A Beginner’s Guide To Python3 Bootcamp

Python programming language

Python is the fastest growing language in terms of number of developers who are using it, the number of libraries it has, number of companies who are using it and in terms of areas to be implemented. If we talk about machine learning, GUI, software development, web development, it can be used everywhere and that’s why is it also called a general purpose language. It is a programming language which is interpreted, object-oriented high-level language. It also supports procedure-oriented programming depending upon the purpose you can use it the way you want. It came in 1989 which is the easiest programming language till now way much easier than JAVA, C++ or any other language. Reddit is purely written in python and there are many companies which are using python as a supportive language or as a main language like Google, NASA, etc. Guido Van Rossum has written this language. It is one of the easiest languages to learn.

Why Python3?

Why Python3

Python3 is, on the whole, is not better than Python2 yet they have less support documentation and libraries. The entire good thing in Python 3 has been ported back to Python2. Always new updations are done in the languages so it is constantly a process of growing. Back in 2008, the creator of Python was a bit unhappy with some of the really important architectural decisions that were made earlier. So he decided to overhaul Python and decided to release Python3. It is not backward compatible. So usually when you have a programming language and changes are made it’s made incrementally and it’s made in a way that old code can still run. So old javascript written five years ago if you try to run it now there won’t be any problems. But with Python3 the opposite was true. So the all the existing users existing companies that were built on Python2 their code and libraries everything they have done up to that point would not work if they were run with python3 and because of that still to this day Python 2.X is still commonly used. Python3 is now very common but that wasn’t always the case because it’s taken a while for the companies and for libraries to fully support Python3. So it is difficult for a newbie to decide which version to choose. Python3 is absolutely the best way to go as the situation has improved on. Python 2.7 is going to be retired too soon.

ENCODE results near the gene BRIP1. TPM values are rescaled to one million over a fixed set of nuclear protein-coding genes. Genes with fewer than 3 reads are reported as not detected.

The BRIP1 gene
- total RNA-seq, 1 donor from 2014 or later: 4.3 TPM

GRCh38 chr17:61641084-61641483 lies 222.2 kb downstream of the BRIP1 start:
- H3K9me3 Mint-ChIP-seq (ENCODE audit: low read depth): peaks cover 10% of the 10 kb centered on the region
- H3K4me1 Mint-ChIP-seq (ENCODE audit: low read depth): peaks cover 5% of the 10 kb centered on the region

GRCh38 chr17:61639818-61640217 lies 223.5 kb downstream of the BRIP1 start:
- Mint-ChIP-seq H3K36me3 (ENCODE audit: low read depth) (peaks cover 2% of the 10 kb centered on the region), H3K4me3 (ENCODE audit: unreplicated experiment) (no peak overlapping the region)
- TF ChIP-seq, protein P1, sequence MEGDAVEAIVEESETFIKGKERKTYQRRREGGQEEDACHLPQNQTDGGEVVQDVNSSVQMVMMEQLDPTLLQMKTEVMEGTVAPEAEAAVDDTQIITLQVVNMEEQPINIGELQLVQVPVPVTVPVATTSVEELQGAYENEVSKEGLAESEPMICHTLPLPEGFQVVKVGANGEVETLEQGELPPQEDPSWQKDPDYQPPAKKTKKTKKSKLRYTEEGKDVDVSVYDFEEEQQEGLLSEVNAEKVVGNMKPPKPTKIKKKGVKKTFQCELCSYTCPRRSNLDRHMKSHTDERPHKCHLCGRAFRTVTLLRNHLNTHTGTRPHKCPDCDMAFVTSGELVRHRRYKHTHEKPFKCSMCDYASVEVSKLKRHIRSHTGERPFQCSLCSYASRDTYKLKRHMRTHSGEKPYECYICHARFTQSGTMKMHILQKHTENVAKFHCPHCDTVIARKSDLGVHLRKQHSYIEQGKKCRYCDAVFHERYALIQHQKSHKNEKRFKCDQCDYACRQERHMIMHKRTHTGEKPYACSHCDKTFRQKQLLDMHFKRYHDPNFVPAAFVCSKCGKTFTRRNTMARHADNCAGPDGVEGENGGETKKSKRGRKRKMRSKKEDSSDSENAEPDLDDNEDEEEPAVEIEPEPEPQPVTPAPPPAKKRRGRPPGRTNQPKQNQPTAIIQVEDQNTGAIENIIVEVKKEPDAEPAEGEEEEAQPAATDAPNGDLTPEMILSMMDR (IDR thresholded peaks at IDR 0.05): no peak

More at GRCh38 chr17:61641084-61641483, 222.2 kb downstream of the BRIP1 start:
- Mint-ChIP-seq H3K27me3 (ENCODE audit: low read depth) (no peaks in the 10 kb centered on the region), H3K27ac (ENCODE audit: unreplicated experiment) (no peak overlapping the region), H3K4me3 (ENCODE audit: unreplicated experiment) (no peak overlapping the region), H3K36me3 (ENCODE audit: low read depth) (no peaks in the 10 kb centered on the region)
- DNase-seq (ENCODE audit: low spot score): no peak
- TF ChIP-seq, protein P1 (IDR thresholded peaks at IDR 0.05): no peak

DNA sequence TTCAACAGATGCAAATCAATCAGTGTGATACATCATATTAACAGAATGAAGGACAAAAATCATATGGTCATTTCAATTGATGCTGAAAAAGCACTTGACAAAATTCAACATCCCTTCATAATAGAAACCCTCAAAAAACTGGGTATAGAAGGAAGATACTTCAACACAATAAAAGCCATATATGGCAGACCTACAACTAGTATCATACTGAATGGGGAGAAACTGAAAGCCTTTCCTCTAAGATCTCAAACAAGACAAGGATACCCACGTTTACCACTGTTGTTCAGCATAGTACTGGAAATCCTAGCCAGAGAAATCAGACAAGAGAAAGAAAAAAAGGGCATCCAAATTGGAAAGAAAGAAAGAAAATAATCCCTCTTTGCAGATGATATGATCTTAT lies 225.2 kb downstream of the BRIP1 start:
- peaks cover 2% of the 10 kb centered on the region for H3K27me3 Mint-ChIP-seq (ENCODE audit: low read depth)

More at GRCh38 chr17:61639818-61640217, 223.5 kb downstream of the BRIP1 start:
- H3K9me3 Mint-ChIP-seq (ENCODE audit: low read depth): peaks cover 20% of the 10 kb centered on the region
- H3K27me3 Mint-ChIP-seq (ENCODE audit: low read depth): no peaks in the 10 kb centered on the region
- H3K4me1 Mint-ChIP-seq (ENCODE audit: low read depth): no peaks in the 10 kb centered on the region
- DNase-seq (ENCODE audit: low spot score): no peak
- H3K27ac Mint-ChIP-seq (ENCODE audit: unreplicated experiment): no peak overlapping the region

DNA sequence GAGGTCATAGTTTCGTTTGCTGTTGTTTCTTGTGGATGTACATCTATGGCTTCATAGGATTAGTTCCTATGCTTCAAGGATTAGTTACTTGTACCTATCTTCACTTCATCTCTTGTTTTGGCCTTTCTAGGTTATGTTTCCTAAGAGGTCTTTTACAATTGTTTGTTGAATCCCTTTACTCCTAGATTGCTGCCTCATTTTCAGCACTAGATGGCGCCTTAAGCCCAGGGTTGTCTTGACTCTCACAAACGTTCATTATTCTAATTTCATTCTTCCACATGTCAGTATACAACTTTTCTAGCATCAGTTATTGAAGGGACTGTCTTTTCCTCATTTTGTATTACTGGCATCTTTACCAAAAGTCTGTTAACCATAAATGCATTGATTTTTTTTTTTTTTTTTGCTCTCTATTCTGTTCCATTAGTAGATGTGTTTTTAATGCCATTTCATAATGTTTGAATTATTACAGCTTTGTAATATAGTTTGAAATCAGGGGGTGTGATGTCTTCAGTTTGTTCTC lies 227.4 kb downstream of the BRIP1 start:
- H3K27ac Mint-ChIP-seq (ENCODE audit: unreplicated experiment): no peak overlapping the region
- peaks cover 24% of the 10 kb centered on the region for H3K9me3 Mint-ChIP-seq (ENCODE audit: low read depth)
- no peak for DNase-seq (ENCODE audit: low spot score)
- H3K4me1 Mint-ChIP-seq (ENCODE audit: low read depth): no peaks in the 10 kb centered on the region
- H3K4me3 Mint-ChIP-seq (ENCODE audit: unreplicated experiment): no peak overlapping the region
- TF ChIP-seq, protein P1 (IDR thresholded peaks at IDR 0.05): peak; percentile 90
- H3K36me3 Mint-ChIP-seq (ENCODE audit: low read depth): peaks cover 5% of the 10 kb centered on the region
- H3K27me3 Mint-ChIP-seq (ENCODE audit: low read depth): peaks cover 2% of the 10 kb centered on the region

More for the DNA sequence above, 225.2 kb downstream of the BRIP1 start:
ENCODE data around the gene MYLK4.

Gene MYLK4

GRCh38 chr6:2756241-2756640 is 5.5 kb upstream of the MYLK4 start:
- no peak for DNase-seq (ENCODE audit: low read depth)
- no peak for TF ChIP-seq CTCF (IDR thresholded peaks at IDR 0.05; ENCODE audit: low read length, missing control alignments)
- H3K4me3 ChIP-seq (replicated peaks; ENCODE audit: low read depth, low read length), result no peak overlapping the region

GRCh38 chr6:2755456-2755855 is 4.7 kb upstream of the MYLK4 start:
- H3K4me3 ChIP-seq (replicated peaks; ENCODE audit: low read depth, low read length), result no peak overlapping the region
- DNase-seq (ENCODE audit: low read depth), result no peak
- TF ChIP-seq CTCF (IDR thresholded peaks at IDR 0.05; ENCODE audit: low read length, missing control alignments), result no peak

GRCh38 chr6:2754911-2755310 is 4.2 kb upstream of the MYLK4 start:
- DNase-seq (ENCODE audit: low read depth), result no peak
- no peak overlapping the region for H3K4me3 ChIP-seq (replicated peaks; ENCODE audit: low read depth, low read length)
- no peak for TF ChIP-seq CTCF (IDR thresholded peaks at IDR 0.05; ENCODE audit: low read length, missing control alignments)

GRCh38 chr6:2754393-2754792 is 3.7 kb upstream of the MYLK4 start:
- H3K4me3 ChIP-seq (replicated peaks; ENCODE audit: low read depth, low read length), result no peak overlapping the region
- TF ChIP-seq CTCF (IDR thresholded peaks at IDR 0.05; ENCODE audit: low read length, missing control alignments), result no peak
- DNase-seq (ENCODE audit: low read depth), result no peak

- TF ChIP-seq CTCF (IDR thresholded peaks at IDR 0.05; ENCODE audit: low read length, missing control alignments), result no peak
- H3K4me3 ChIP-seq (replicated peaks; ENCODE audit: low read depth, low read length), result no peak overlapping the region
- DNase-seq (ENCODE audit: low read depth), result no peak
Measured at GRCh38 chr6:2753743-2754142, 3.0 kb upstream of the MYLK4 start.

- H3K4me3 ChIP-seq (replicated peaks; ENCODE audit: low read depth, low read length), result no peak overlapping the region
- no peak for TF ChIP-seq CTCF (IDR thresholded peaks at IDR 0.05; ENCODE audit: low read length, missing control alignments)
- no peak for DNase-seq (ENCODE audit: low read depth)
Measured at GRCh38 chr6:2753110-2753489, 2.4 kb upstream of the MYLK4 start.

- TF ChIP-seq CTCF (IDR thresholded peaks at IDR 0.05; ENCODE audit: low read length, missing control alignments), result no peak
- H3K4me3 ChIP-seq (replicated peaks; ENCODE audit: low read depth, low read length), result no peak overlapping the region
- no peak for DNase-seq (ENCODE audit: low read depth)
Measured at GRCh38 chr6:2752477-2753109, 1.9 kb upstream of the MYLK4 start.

Python 2.7

Where should you start?

start python

Installing Python

You can write a Python code anywhere even on a notepad but run a program we need to install an interpreter which is a Python interpreter. To install Python from the official website of Python which looks like something below:

Installing Python

On installing the setup the Python window will look like something below

Python window

Intro to Lists and Objectives

A List is a collection or grouping of items and those items could be string, float, integers. Boolean values or any other lists. It is a way of combining data into one data. Let’s say we want to make an app that has a shopping cart feature. So a user could add items to a shopping cart and keep track of those items. These are called arrays and in Python, these are called lists.

Lists and Objectives

Behind the scenes, they are all stored in the exact same list.

Swapping values in the list

Swapping values

When do you need to swap – When you are shuffling things, sorting we are not making a new list.


We’ve already seen a few examples of methods when learning about Object and Data Structure Types in Python. Methods are essentially functions built into objects. Later on, in the course, we will learn about how to create our own objects and methods using Object Oriented Programming (OOP) and classes.
Methods perform specific actions on an object and can also take arguments, just like a function. This lecture will serve as just a brief introduction to methods and get you thinking about overall design methods that we will touch back upon when we reach OOP in the course.

Methods are in the form:


Let’s take a quick look at what an example of the various methods a list has:

In [1]:
# Create a simple list
lst = [1,2,3,4,5]

Fortunately, with iPython and the Jupyter Notebook, we can quickly see all the possible methods using the tab key. The methods for a list are:

  • append
  • count
  • extend
  • insert
  • pop
  • remove
  • reverse
  • sort
    Let’s try out a few of them:
    append() allows us to add elements to the end of a list:
In [2]:
In [3]:
[1, 2, 3, 4, 5, 6]

Great! Now, how about count()? The count() method will count the number of occurrences of an element in a list.

In [4]:
# Check how many times 2 shows up in the list

You can always use Shift+Tab in the Jupyter Notebook to get more help about the method. In general Python you can use the help() function:

In [5]:




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